Writing a birth plan to help you to get what you want

By Madeleine Speed 

When you know you are pregnant, you probably have a good idea of where and how you would like to give birth often well before you have re-searched or planned anything. Some women are clear that they want to give birth with their mum present in a big hospital while others know they would prefer to be in a small midwifery-led unit. After talking to other mums and learning more about the options you could choose, you will probably find your plans become clearer and particularly if you have researched birthing positions and ways to give birth that are specifically relevant to PGP. Some positions can be better than others for safeguarding your pelvis and stopping labour from making any PGP symptoms worse. It can be invaluable to share your thoughts about where and how to give birth with your family, midwives and doctors. Whether it is your first baby or your third, it can be very useful to use a birth plan. This is because it enables you to be very clear about what you would like others to know about your labour and birth. In other words, planning ahead and having a birth plan can help you to keep in control of the kind of birth you want.

A birth plan is usually written down ahead of going into labour and includes your plans of where, how and with whom you would like to give birth. It is particularly useful if you have the symptoms of pelvic girdle pain because you can outline actions during labour that will help to avoid any further damage to your pelvic joints and pelvis. This might include positions you would like to avoid (like being on your back or opening your legs too widely) and those that will accommodate your symptoms of PGP (such as using a birthing pool, kneeling or giving birth on your side).

Why does it need to be written down?

It isn’t necessary to write down a birth plan but it can be very useful to have some notes so you don’t need to keep explaining your needs to the professionals caring for you as you prepare for birth, particularly if there is a change of mid-wife or doctor (due to shift working). The plan doesn’t have to be very long and in fact it is probably best if it is simple, clear and relatively short. Your birth plan is specific to you as it outlines your plans and wishes so even if you look at birth plan examples on websites such as the NHS one, make sure you go through it and check that you have made changes and additions that really suit your needs.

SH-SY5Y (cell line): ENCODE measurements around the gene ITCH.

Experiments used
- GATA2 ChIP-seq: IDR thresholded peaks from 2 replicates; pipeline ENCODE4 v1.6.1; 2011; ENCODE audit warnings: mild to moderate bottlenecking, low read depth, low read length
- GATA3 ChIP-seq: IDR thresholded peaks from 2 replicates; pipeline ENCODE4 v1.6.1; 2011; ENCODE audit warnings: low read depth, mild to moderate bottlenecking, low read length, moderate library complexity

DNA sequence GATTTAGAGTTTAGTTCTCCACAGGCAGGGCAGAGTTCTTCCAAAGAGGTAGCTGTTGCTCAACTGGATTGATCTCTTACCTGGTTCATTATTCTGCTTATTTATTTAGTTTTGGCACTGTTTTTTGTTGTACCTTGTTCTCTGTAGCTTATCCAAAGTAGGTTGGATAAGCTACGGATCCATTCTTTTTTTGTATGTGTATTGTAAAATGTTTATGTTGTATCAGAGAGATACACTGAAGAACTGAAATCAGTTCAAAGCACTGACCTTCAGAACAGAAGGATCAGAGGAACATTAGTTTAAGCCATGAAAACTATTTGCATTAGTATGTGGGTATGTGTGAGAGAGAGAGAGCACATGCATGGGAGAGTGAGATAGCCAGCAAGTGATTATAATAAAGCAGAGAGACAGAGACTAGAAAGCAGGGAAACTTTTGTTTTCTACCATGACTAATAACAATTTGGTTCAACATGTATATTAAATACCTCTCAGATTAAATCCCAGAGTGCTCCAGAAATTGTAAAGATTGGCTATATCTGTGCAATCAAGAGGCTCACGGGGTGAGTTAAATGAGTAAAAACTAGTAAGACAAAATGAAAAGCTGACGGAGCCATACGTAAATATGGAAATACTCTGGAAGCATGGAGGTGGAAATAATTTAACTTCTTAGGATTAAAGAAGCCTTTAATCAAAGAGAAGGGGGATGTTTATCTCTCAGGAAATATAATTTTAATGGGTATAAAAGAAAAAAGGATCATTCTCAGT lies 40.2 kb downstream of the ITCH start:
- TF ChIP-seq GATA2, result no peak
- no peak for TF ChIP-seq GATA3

Don’t be tempted to rush your birth plan

Allow yourself plenty of time to plan what you want. Include time to pull together as much relevant information as you can. You might want to join a local antenatal class, have some private classes through the National Childbirth Trust and chat to as many new mums as possible about where they gave birth e.g. a hospital birth, a birth centre or a home birth. Find out why they wanted to give birth in a particular setting, how it went for them and what they might have liked to change. You might want your husband or partner with you or you might prefer to have your mum, sister or friend. You might then want to discuss some ideas of your own with your midwife to see what might work for you. If you are interested in a home birth, see if you can talk to someone who has had one and discuss the practicalities for you with your midwife. Sometimes women with PGP believe that it is best if they opt for a caesarean birth as a means of avoiding stressing an already sore pelvis. A caesarean may be an option for you but don’t feel you are being pushed down this road by your midwife or family because a vaginal birth is possible without aggravating PGP symptoms. It just needs a good choice of suitable birth positions and for some women coping with a new baby and PGP can be taxing enough without the additional restrictions and soreness that a caesarean can entail in the weeks following the birth.